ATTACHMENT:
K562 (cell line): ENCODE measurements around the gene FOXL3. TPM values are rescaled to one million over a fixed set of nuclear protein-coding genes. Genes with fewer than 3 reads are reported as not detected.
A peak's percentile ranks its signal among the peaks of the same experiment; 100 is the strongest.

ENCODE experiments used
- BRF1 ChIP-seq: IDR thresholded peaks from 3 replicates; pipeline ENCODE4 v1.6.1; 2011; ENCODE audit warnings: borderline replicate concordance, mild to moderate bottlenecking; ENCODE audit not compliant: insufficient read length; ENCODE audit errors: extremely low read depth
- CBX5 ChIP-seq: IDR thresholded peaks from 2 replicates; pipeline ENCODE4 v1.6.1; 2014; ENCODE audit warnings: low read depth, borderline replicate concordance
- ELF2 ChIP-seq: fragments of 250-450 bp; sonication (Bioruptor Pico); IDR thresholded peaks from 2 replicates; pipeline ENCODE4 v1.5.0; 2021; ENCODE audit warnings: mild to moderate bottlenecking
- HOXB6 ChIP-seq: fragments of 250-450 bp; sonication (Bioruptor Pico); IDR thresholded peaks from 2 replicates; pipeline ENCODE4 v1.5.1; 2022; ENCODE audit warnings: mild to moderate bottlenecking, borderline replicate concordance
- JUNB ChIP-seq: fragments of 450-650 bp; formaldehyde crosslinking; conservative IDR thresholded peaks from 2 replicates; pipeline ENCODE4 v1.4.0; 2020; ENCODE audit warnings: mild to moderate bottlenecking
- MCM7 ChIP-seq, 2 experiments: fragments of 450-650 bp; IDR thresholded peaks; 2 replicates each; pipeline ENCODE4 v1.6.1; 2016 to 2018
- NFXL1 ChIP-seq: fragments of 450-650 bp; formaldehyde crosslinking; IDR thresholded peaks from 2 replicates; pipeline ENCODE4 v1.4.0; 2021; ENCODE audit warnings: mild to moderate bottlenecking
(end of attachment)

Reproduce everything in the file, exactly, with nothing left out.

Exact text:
K562 (cell line): ENCODE measurements around the gene FOXL3. TPM values are rescaled to one million over a fixed set of nuclear protein-coding genes. Genes with fewer than 3 reads are reported as not detected.
A peak's percentile ranks its signal among the peaks of the same experiment; 100 is the strongest.

ENCODE experiments used
- BRF1 ChIP-seq: IDR thresholded peaks from 3 replicates; pipeline ENCODE4 v1.6.1; 2011; ENCODE audit warnings: borderline replicate concordance, mild to moderate bottlenecking; ENCODE audit not compliant: insufficient read length; ENCODE audit errors: extremely low read depth
- CBX5 ChIP-seq: IDR thresholded peaks from 2 replicates; pipeline ENCODE4 v1.6.1; 2014; ENCODE audit warnings: low read depth, borderline replicate concordance
- ELF2 ChIP-seq: fragments of 250-450 bp; sonication (Bioruptor Pico); IDR thresholded peaks from 2 replicates; pipeline ENCODE4 v1.5.0; 2021; ENCODE audit warnings: mild to moderate bottlenecking
- HOXB6 ChIP-seq: fragments of 250-450 bp; sonication (Bioruptor Pico); IDR thresholded peaks from 2 replicates; pipeline ENCODE4 v1.5.1; 2022; ENCODE audit warnings: mild to moderate bottlenecking, borderline replicate concordance
- JUNB ChIP-seq: fragments of 450-650 bp; formaldehyde crosslinking; conservative IDR thresholded peaks from 2 replicates; pipeline ENCODE4 v1.4.0; 2020; ENCODE audit warnings: mild to moderate bottlenecking
- MCM7 ChIP-seq, 2 experiments: fragments of 450-650 bp; IDR thresholded peaks; 2 replicates each; pipeline ENCODE4 v1.6.1; 2016 to 2018
- NFXL1 ChIP-seq: fragments of 450-650 bp; formaldehyde crosslinking; IDR thresholded peaks from 2 replicates; pipeline ENCODE4 v1.4.0; 2021; ENCODE audit warnings: mild to moderate bottlenecking